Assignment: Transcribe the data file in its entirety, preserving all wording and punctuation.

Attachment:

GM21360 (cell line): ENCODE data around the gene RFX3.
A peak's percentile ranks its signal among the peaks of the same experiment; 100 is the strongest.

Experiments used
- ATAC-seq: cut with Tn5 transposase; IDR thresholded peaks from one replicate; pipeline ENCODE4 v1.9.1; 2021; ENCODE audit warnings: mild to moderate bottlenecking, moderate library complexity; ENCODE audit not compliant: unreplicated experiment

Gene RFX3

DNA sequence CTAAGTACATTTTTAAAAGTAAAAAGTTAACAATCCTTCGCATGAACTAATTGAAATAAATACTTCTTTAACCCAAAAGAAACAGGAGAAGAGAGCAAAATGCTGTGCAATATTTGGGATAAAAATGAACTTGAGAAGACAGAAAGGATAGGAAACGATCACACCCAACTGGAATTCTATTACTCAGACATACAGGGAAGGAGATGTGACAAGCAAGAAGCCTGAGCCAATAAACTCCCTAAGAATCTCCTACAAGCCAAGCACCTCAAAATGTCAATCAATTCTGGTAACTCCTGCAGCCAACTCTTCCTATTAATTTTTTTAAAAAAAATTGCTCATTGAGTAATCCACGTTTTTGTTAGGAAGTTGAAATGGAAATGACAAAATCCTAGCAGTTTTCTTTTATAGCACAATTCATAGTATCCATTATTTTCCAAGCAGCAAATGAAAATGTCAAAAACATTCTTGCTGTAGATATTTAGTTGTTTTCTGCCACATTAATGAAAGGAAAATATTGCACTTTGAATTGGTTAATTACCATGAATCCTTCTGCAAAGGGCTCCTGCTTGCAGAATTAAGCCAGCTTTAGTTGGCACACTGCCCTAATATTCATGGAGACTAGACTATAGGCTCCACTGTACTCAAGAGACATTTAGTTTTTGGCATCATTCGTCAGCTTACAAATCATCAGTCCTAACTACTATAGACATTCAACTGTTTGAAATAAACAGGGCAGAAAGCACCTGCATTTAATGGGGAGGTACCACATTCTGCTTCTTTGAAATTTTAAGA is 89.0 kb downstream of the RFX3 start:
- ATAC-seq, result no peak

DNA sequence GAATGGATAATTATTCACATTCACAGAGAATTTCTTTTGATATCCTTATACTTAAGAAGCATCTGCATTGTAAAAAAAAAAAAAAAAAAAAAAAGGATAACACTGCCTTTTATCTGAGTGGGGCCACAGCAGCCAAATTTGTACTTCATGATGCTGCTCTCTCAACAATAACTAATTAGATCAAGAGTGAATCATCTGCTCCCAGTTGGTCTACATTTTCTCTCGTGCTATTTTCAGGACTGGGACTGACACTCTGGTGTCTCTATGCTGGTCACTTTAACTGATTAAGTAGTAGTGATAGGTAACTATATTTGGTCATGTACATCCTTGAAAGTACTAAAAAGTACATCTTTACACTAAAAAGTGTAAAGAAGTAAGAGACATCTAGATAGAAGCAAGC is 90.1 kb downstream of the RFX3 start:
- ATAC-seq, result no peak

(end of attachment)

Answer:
GM21360 (cell line): ENCODE data around the gene RFX3.
A peak's percentile ranks its signal among the peaks of the same experiment; 100 is the strongest.

Experiments used
- ATAC-seq: cut with Tn5 transposase; IDR thresholded peaks from one replicate; pipeline ENCODE4 v1.9.1; 2021; ENCODE audit warnings: mild to moderate bottlenecking, moderate library complexity; ENCODE audit not compliant: unreplicated experiment

Gene RFX3

DNA sequence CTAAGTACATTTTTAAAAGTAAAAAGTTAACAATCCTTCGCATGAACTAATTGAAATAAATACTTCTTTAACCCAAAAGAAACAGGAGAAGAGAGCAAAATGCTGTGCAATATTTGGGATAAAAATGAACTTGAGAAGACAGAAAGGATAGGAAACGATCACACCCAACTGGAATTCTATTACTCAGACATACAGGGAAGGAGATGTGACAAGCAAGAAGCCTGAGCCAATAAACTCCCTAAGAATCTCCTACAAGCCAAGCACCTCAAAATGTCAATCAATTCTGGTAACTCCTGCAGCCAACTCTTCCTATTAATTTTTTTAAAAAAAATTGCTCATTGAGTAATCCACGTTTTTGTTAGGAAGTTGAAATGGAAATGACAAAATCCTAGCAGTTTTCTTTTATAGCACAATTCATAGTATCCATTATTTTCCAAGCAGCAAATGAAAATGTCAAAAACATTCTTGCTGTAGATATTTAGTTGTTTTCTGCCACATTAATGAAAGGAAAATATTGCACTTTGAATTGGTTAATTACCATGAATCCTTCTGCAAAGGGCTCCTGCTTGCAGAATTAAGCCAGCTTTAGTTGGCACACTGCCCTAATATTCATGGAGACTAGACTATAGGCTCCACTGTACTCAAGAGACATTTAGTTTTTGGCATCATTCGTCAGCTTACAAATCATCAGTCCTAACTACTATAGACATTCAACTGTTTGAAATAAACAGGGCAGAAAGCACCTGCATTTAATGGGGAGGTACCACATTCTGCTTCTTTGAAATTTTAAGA is 89.0 kb downstream of the RFX3 start:
- ATAC-seq, result no peak

DNA sequence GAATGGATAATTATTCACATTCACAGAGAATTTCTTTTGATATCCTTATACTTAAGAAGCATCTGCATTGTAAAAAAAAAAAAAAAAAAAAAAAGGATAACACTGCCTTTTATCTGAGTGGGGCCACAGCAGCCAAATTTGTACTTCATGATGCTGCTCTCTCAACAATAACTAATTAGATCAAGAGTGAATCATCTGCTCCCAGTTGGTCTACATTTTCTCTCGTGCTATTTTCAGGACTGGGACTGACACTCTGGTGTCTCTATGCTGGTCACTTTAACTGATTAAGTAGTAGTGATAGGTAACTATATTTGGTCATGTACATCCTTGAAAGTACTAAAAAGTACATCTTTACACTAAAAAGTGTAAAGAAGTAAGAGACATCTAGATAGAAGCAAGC is 90.1 kb downstream of the RFX3 start:
- ATAC-seq, result no peak